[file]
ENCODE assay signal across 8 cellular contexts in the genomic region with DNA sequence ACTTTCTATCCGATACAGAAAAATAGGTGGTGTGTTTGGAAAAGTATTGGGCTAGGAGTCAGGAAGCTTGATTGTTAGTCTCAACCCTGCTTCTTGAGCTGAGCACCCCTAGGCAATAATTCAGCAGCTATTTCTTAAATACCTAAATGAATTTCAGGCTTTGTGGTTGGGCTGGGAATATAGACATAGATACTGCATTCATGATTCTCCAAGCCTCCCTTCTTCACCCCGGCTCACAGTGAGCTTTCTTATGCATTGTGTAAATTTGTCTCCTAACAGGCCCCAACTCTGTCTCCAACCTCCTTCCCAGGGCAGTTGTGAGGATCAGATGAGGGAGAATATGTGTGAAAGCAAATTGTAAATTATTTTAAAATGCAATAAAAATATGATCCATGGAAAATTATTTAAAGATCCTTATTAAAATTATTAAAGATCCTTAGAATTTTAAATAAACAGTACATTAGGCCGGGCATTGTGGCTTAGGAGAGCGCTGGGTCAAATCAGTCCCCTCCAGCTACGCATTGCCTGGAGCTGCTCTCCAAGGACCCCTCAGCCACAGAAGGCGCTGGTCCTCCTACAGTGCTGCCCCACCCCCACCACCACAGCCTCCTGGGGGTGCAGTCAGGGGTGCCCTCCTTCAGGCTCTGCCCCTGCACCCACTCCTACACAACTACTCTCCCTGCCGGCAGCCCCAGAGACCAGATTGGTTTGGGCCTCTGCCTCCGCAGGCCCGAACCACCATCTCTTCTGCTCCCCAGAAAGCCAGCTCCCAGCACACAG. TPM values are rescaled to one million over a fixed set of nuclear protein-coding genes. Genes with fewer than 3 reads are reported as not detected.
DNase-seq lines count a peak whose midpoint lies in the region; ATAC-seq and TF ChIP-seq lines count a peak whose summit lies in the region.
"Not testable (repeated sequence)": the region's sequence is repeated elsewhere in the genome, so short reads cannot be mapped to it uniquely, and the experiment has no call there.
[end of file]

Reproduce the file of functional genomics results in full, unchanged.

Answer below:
ENCODE assay signal across 8 cellular contexts in the genomic region with DNA sequence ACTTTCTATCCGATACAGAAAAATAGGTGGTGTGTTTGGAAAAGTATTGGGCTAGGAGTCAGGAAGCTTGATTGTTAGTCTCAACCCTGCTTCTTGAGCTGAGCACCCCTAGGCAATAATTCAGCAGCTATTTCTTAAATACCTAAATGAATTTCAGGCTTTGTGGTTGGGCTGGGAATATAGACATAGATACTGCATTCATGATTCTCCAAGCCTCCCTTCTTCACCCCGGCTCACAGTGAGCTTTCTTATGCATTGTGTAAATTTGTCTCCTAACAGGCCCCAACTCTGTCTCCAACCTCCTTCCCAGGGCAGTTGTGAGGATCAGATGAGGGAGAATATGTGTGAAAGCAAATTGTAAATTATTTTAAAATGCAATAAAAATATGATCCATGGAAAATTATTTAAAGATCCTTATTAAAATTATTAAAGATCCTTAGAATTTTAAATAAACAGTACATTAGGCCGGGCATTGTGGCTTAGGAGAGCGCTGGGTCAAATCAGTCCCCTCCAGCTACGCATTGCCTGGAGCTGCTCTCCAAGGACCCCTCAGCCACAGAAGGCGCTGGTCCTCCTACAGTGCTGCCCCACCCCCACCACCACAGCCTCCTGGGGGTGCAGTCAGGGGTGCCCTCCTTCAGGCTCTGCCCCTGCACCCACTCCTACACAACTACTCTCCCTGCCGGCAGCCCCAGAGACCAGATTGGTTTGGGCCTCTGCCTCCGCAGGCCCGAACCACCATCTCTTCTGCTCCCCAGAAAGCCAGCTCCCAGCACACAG. TPM values are rescaled to one million over a fixed set of nuclear protein-coding genes. Genes with fewer than 3 reads are reported as not detected.
DNase-seq lines count a peak whose midpoint lies in the region; ATAC-seq and TF ChIP-seq lines count a peak whose summit lies in the region.
"Not testable (repeated sequence)": the region's sequence is repeated elsewhere in the genome, so short reads cannot be mapped to it uniquely, and the experiment has no call there.